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Limericks

PETER SAGAL, HOST:

Coming up, it's Lightning Fill in the Blank. But first, it's the game where you have to listen for the rhyme. If you'd like to play on air, call or leave a message at 1-888-WAIT-WAIT. That's 1-888-924-8924. Or click the Contact Us link on our website waitwait@npr.org There you can find out about attending our weekly live shows right here at the Chase Bank Auditorium in Chicago and our upcoming show at the Johnny Mercer theater in Savannah, Ga., on February 7th. Hi, you're on WAIT WAIT... DON'T TELL ME.

NATALIE HINKLE: Hi. My name is Natalie Hinkle. And I'm calling from San Antonio.

SAGAL: Oh, how are things in San Antonio?

HINKLE: They're pretty good. I just moved here a few months ago. So I'm still getting used to things.

SAGAL: Where'd you move from?

HINKLE: I moved from Nashville. And before that, it was Phoenix. And before that, it was LA. And before that, it was San Francisco.

MAEVE HIGGINS: She's on the run.

SAGAL: I was about to say, are you...

(LAUGHTER)

SAGAL: ...Are you a fugitive?

(LAUGHTER)

HINKLE: I am not.

SAGAL: No.

ROXANNE ROBERTS: I am not.

SAGAL: You're not.

HINKLE: I'm a scientist. I'm a planetary astrophysicist.

SAGAL: No.

HIGGINS: Woo.

SAGAL: Really?

HIGGINS: Cool.

SAGAL: How very cool.

HINKLE: Thank you.

SAGAL: You don't know how cool this is. What is your specialty?

HINKLE: My specialty is connecting stars and planets. Right now we can't measure or observe the interiors of planets outside of our solar system, which are called exoplanets. So what I do is measure elements inside of stars and then make models of the interior structures of their orbiting exoplanets.

ADAM FELBER: That's what I do.

SAGAL: Yeah.

(LAUGHTER)

SAGAL: Well, Natalie, welcome to the show.

(LAUGHTER)

SAGAL: Bill Kurtis is going to read you three news-related limericks with the last word or phrase missing from each. If you can fill in that last word or phrase correctly on two of the limericks, you'll be a winner. You ready to play?

HINKLE: I am.

SAGAL: Here is the first limerick. And I think you'll find this interesting.

BILL KURTIS: My rings make a really nice pattern, take...

FELBER: (Laughter).

KURTIS: ...Them off and I feel like a slatern (ph).

(LAUGHTER)

KURTIS: I'm losing my rings and that loss really stings.

HINKLE: (Laughter).

KURTIS: Times are tough for this old planet.

HINKLE: Saturn.

SAGAL: Yes.

(SOUNDBITE OF BELL)

SAGAL: Yes. This week, NASA announced that Saturn is rapidly losing its rings. And you know what that means. Saturn is finally single. Get ready, heavenly bodies, somebody is interested in a new Big Bang.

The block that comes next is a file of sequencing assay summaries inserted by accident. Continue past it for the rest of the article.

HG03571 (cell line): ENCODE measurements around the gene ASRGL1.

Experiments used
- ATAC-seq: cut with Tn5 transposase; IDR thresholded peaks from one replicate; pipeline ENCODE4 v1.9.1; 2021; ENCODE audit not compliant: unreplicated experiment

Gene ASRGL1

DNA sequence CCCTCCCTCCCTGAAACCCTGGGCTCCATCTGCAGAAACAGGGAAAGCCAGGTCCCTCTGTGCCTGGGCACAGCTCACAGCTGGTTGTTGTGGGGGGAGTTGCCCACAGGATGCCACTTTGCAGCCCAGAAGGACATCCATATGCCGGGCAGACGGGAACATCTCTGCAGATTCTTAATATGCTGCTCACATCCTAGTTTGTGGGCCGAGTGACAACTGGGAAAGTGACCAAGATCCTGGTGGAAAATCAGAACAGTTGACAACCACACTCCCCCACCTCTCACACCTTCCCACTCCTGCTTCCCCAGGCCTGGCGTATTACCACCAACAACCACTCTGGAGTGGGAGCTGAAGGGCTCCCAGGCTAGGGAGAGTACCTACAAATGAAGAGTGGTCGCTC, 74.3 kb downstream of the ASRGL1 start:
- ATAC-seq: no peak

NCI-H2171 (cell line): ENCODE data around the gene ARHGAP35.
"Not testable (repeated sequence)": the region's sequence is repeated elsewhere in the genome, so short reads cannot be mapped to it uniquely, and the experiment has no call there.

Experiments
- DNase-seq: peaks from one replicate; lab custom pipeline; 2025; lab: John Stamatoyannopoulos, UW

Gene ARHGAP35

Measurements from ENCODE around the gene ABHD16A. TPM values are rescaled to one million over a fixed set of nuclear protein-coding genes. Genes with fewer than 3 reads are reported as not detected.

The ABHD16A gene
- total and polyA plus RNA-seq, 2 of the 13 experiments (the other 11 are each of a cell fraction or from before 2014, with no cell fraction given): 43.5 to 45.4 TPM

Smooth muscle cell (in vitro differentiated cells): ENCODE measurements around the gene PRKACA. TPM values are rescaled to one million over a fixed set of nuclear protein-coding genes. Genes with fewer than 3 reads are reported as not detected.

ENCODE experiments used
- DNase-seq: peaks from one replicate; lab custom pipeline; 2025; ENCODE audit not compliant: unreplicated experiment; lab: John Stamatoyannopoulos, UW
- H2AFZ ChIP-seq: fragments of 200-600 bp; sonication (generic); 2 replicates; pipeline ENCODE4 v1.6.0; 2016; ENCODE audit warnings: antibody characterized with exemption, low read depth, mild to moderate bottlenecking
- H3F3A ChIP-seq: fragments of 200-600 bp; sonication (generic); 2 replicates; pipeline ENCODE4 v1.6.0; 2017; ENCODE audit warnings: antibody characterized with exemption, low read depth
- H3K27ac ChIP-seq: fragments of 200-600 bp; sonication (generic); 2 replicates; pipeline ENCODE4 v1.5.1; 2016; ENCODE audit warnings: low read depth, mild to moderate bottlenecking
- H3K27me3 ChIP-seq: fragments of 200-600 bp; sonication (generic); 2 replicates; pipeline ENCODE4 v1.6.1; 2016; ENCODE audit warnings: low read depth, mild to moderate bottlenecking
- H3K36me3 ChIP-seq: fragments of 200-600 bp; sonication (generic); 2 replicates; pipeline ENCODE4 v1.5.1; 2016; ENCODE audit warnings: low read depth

(LAUGHTER)

SAGAL: Saturn's rings, as you know, are made from water and ice. And the planet's gravitational pull is slowly pulling them apart, causing the rings to erode and eventually vanish. Saturn has always been known for its daring sense of style. But you know how it goes. The second you turn 4.5 billion years...

HIGGINS: (Laughter).

SAGAL: ...Things just don't fit the way you're used to.

(LAUGHTER)

SAGAL: Instead of rings in a few millennia, Saturn will be known for its sensible slacks.

(LAUGHTER)

SAGAL: All right, Natalie. Here is your next limerick.

KURTIS: Here's a tube that can easily hold the humungous TV we just sold. A giant flat case would take up too much space. Like a poster, our screen can be...

HINKLE: Folded.

SAGAL: Not - well, you've got the idea. You want a word that sound like that but rhymes with hold and sold.

HINKLE: Oh, rolled.

SAGAL: Rolled - yes.

(SOUNDBITE OF BELL)

SAGAL: You know how...

(APPLAUSE)

SAGAL: ...When you're done watching a show, you always wish you could just take your TV down and roll it up and store it in a corner or lean it against the wall of a closet, so it gets in the way of all your coats? Now you can.

FELBER: Yay.

SAGAL: LG says that their new roll-up televisions will be available sometime next year. You turn on the TV. And eight days later, when you've realized you've done nothing but binge Netflix, you press a button. And it rolls up into its box, like a movie screen. That'll work just like a garage door, where with just the push of a button, the whole system breaks. And your dad has to fix the damn thing himself.

(LAUGHTER)

SAGAL: All right. Here's your last limerick.

KURTIS: New York has more ninjas than dump trucks. And all those who would stop us are dumb clucks. Why would you complain about two sticks and a chain? So we'll keep on fighting with...

HINKLE: Nunchucks.

SAGAL: Nunchucks.

(SOUNDBITE OF BELL)

KURTIS: Yes.

SAGAL: Yes.

(APPLAUSE)

SAGAL: Good news...

(APPLAUSE)

SAGAL: ...Junior-high boys and middle-aged dorks - for the first time in more than 40 years, nunchucks are legal again in New York. The ruling is being hailed as a win for self-defense advocates and also 12-year-old boys who like to whisper, you just met your worst nightmare.

(LAUGHTER)

SAGAL: They're very effective for self-defense because a potential mugger will stop attacking just to watch you swing them around until you hit yourself in the face.

(LAUGHTER)

SAGAL: Bill, how did Natalie do on our quiz?

KURTIS: Natalie did perfect. Good luck.

HINKLE: Thank you.

(LAUGHTER)

SAGAL: Thank you, Natalie. Bye-bye.

(APPLAUSE)

HIGGINS: Bye. Transcript provided by NPR, Copyright NPR.